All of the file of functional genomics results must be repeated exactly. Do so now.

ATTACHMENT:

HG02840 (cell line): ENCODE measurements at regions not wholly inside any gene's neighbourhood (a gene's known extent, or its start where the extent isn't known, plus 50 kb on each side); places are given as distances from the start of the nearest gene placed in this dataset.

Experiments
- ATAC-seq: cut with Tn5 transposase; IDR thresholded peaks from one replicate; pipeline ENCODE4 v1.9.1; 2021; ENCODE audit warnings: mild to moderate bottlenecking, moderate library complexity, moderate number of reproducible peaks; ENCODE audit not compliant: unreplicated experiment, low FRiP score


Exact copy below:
HG02840 (cell line): ENCODE measurements at regions not wholly inside any gene's neighbourhood (a gene's known extent, or its start where the extent isn't known, plus 50 kb on each side); places are given as distances from the start of the nearest gene placed in this dataset.

Experiments
- ATAC-seq: cut with Tn5 transposase; IDR thresholded peaks from one replicate; pipeline ENCODE4 v1.9.1; 2021; ENCODE audit warnings: mild to moderate bottlenecking, moderate library complexity, moderate number of reproducible peaks; ENCODE audit not compliant: unreplicated experiment, low FRiP score